1. rtotheich's Avatar
    Hello all.

    I was lucky enough to get a Surface Pro 128GB on launch day amidst the blizzard I absolutely love the device and haven't had any real issues with it yet! I am, however, struggling with a unique issue: I am a language major and I speak English (natively), French and Spanish. Since I grew up in the states, I have ALWAYS typed on a US keyboard and will not learn a new layout. Being a romance language major, I need to use accents and characters not included in the American layout. I spent a few years mastering the ascii combinations (for instance alt + 0233 on the numpad makes the character). Because of the sleek sexy new touch cover, I no longer have a numpad on the keyboard (even small laptops have the numpad over certain keys while holding fn). I NEED a quick and easy way to type accents on the fly that does not require changing the keyboard layout (i.e. saying set the system language to French is not the answer I am looking for). Or, if anyone knows a homebrew or legacy app that can help with this, that would be much appreciated. Even on OSX mountain lion, you can use accents by holding down vowel keys...

    also, feel free to chime in with questions about the surface! I got the only 128GB in stock at my college town's best buy
    02-09-2013 09:56 PM
  2. RTGent's Avatar
    Hola, rto.... I used the ascii equivalents years ago, but in recent years, I've used the United States-International keyboard option in Windows since at least Vista. I had the RT for six weeks but never got to trying that. I will need this International option on the Pro, for sure. This International keyboard option allows me, using your example, to type by typing the apostrophe followed by the e. (I can provide more specifics if you like; I'm typing this with the International on Windows 7.) I searched and found this link: How to use the United States-International keyboard in Windows 8 - Microsoft Community

    Go to the bottom post on this and consider trying this. If you do, please report back. Thanks and good luck.
    02-09-2013 10:26 PM
  3. rtotheich's Avatar
    RTGent, you are a poweruser among men. I can't believe that I never realized this International input method existed! Here I was memorizing every single unicode combo for every accent I needed! I am very happy that MS preserved this feature on the Surface Pro. Since you have the RT, I cannot say for sure if the layout has been included on the RT version, but it was simple to implement on Pro and consequentially, windows 8. It took me a while to find the actual input layout, since I thought it would be listed as a variant. If any others happen to have this issue:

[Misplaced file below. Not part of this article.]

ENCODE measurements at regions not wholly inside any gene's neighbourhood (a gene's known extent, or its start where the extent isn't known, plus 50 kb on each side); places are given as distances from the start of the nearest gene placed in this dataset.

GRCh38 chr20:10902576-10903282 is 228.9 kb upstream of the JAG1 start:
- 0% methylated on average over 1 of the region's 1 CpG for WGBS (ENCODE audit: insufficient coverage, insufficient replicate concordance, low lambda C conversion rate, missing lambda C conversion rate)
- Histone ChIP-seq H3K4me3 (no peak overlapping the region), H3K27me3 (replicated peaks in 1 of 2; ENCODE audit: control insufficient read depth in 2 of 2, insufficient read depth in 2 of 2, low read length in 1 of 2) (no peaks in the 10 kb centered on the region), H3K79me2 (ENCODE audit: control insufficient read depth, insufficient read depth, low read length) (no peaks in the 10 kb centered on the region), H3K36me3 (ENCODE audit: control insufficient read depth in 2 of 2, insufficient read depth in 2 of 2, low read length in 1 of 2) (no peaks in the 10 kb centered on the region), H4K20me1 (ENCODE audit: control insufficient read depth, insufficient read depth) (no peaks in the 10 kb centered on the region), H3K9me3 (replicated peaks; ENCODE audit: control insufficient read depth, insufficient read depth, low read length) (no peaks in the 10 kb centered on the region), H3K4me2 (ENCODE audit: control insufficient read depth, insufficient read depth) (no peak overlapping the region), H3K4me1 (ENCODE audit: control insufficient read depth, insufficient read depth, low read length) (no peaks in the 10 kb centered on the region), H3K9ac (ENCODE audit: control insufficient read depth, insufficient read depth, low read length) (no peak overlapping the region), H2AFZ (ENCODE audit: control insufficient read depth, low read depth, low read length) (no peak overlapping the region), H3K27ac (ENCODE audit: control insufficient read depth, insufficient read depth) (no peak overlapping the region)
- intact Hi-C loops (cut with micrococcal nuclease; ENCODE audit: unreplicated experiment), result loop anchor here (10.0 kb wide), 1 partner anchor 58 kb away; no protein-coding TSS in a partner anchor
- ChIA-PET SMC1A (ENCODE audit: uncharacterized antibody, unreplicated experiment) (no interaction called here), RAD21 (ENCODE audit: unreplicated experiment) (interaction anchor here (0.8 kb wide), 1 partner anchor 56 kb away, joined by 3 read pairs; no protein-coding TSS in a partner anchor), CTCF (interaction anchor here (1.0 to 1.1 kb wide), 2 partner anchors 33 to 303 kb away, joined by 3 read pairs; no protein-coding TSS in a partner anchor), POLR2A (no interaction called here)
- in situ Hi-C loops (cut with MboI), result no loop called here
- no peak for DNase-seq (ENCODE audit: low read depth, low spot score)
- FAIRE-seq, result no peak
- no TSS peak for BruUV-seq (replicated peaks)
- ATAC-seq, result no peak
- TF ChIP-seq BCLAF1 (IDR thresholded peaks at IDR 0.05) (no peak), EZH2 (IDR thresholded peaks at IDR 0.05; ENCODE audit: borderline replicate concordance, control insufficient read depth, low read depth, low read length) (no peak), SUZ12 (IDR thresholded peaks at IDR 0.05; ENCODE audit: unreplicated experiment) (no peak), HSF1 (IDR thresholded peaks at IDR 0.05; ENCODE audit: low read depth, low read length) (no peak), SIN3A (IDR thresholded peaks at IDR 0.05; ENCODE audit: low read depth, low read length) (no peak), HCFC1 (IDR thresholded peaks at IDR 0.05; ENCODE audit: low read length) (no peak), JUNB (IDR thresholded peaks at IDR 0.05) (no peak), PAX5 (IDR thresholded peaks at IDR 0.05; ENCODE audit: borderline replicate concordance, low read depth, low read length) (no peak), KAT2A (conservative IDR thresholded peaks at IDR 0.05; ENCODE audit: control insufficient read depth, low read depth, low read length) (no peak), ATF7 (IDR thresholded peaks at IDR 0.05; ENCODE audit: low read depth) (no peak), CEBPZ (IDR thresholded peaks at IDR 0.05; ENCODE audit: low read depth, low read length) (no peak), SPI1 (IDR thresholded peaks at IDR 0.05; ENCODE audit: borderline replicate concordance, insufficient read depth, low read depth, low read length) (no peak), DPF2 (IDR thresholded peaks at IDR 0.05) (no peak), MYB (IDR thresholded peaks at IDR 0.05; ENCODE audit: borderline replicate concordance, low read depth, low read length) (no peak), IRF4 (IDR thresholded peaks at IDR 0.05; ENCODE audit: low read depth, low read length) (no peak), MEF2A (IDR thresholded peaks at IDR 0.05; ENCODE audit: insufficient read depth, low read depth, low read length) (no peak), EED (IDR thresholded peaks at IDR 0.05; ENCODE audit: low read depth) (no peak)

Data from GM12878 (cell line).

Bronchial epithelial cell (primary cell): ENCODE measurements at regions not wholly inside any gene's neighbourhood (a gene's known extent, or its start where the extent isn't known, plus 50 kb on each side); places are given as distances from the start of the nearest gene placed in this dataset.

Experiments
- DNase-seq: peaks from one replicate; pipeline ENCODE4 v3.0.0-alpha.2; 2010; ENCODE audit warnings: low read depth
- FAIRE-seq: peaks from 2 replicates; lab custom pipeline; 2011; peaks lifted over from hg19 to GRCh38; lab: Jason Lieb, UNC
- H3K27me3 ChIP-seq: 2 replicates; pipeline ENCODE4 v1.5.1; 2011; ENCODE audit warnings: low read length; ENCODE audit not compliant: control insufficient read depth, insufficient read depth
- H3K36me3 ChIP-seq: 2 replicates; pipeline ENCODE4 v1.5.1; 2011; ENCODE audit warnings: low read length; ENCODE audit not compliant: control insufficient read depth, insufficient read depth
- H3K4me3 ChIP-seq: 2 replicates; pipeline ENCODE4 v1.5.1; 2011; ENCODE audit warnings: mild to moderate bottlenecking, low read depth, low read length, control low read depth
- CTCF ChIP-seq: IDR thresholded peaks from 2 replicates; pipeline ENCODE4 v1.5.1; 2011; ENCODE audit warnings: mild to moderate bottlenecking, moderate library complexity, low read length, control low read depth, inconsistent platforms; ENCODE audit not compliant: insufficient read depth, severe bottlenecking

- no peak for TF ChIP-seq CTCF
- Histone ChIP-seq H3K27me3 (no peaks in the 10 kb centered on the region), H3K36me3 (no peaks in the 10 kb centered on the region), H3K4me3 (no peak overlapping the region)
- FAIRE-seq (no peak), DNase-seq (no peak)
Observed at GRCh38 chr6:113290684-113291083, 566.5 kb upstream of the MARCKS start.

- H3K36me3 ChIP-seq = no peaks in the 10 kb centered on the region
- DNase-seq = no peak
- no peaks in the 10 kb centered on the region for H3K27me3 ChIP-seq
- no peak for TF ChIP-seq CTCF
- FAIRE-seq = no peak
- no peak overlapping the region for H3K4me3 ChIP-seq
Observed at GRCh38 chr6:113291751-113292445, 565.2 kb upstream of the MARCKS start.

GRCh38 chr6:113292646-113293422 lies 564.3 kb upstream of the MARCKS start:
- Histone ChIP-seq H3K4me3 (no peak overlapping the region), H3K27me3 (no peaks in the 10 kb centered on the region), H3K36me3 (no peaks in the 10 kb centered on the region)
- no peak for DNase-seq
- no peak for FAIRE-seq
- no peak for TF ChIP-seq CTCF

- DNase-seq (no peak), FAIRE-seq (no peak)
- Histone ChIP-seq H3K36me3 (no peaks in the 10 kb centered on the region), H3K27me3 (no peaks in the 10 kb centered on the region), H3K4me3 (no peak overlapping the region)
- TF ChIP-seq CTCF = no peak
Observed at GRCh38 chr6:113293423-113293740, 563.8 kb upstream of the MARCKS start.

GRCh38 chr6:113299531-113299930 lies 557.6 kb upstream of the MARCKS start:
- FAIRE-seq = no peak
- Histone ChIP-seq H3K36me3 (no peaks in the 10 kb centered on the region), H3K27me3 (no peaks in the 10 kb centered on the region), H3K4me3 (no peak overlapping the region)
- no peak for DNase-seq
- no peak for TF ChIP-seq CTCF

1. Open control panel
    2. Go to clock, languages, and region
    3. Click on change input method, then click options
    4. Under input method, click add input method. United States-International is listed a little ways down.
    5. Add the layout and remove the old simple 'US' variant

    Muchas gracias por su ayuda!
    02-09-2013 11:03 PM
  4. RTGent's Avatar
    That's great, rto.., and thanks for the flattery and your help too. I'm saving your post and will use it as soon as I eventually pick up my Pro. I can't believe it myself, especially for a language major; but, now you're set and this should leave you more time to focus on the languages.

    De nada; para servirle.
    02-09-2013 11:33 PM
  5. power5's Avatar
    The onscreen keyboard gives character options by holding the letter. Not sure if that will give a string of letters on the covers.
    02-09-2013 11:47 PM
  6. HoundCat's Avatar
    Or you could always use the Windows Character Map which can be found in the Windows Accessories folder or run charmap from the RUN dialog (WindowsKey+R). If you leave it open you can quickly select and copy extended ascii characters or even a string of them if needed. This has been a life saver for me when using keyboards (physical or virtual) that don't have a number keypad and/or ALT key. The character map applet has been around since Win9x and is still bundled with current versions of Windows twenty or so years later.

    Another option would be to use the Windows On-screen Keyboard, which is in the Ease of Access folder. This keyboard is a full keyboard with Windows keys, context menu key, ctrl, alt, fn, and more. It will provide a quick tutorial on first run and has help available as well.

    I hope this helps you in your endeavors as you may encounter and use different input methods (remote access, remote keyboard/mouse through mobile devices, Touch Keyboard, etc.)
    03-18-2016 02:01 AM

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